Two key hurdles to employment for young jobseekers are identifying appropriate skills and a lack of interview technique, according to research from Fish4jobs, one of the UK’s best known job sites.
Of those 16-24 years olds surveyed, two in every five (42%) stated poor interview technique let them down. A quarter (23%) said they struggled to identify how skills learnt on the sports field, taking part in school activities such as the Duke of Edinburgh award and voluntary or part-time work could be transferred to the workplace.
This lack of confidence is worsened by many employers failing to provide interview feedback to applicants, with more than a third (35%) of respondents saying this was the most disheartening part of their job search. Young jobseekers struggle to stay upbeat in the face of the lack of response from potential employers.
Besides wanting to improve their interview technique, many 16-24 year olds said they would also like help with the basics of a job search, such as writing a cover letter and CV. In spite of a number of large employers using psychometric tests, just 9% of young jobseekers felt they would benefit from advice on how to prepare for these, suggesting that they are unaware of how some employers use these tests as a first stage 'filtering' process.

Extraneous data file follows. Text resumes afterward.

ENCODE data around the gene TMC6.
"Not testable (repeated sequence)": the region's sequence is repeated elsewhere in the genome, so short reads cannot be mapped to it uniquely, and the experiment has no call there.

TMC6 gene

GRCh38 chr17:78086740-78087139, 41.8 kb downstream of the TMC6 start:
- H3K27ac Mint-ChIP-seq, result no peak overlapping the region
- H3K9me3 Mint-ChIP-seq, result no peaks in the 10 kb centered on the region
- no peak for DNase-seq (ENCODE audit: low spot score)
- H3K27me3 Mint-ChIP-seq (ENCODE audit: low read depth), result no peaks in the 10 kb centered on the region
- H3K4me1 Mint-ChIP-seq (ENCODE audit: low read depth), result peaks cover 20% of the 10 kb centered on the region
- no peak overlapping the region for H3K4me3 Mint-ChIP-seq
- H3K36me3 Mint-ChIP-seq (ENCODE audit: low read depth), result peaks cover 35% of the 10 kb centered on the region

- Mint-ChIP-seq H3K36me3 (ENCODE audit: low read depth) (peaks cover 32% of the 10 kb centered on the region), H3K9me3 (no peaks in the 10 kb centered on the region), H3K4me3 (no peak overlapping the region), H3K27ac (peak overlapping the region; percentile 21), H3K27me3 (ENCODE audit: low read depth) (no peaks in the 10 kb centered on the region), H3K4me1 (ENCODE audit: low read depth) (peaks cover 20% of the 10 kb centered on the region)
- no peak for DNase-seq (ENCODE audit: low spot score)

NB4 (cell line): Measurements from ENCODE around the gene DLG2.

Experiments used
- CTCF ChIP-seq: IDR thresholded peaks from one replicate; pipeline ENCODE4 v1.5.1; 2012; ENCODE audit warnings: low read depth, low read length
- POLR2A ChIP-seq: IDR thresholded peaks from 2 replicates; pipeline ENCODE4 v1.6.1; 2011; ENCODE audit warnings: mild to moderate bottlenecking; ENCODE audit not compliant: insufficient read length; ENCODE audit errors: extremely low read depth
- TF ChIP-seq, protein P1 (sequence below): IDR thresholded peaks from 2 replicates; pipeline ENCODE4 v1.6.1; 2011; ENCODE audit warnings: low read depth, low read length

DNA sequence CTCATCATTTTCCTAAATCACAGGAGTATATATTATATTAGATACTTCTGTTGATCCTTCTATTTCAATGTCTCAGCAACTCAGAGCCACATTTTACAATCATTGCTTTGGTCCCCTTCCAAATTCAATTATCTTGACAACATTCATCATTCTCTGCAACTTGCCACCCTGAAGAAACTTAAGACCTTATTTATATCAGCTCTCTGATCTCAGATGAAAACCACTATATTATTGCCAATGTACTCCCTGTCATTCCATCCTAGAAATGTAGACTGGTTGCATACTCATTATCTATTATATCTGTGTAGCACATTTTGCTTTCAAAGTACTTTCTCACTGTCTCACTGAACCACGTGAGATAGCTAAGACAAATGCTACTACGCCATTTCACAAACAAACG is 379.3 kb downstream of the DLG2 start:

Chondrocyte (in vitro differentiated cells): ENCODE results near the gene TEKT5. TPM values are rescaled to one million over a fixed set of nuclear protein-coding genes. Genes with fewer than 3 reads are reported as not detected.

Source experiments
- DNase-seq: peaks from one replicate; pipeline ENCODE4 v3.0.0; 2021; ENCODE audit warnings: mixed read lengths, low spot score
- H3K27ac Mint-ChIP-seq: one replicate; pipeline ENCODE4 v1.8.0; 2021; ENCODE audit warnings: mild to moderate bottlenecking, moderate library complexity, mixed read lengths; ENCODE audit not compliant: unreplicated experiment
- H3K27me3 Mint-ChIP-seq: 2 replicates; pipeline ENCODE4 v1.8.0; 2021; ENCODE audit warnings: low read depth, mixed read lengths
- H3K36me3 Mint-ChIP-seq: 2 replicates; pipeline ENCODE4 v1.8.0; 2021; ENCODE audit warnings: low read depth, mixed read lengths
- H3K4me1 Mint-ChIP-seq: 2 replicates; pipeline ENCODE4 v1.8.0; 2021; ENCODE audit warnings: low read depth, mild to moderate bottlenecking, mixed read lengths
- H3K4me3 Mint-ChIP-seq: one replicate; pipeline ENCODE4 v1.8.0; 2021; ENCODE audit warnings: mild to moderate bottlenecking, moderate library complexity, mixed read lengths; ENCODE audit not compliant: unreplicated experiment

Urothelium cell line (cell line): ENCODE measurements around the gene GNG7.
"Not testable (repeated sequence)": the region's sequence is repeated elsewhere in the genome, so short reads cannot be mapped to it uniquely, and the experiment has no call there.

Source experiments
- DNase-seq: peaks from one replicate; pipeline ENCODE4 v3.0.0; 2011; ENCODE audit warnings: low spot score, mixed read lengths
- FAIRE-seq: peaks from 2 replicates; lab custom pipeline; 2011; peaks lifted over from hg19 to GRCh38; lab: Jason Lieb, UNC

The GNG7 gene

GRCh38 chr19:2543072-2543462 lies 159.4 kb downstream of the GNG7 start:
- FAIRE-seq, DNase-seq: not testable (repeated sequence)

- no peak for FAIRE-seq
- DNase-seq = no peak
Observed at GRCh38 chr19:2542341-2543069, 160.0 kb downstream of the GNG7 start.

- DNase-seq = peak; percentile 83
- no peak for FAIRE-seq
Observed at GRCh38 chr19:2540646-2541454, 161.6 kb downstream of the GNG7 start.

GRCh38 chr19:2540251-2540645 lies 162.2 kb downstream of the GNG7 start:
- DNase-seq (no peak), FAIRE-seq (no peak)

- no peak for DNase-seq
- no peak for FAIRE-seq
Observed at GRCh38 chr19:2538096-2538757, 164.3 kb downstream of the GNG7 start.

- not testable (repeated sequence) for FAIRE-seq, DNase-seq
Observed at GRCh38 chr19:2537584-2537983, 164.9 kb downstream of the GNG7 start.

Of those surveyed over a third (37%) have spent more than 6 months looking for a job, while a fifth have been actively looking for more than a year. In the last month, 93% had applied for at least one job with 32% applying for more than 20.
Paul Halliwell, Managing Director of Fish4jobs, said:
“Many young jobseekers are falling at the first hurdle and lacking the confidence they need to sell themselves to a prospective employer. They are facing a very competitive job market and often find themselves up against candidates with more experience of the application process and greater confidence in presenting themselves.
"With youth unemployment standing at just under 1 million, younger job seekers could arguably be said to be the hardest hit by the recession. They need hands on, practical help identifying their strengths and learning some basic interview skills in order to help them realise their workplace potential. This is where the Government’s Work Programme could be working harder to address these issues.”
Fish4jobs has launched a toolkit of practical online resources specifically designed to help younger jobseekers, including CV templates, interview Q&As and advice for using social media.
Schools and colleges will also be given the chance to win a Fish4jobs workshop for pupils as part of a competition set to launch later this year.
Fish4jobs will be visiting key UK locations in June this year with its annual roadshow which will include a dedicated “Work Ready” zone where younger jobseekers can have their CV reviewed for free and receive cover letter, interview and job hunting advice.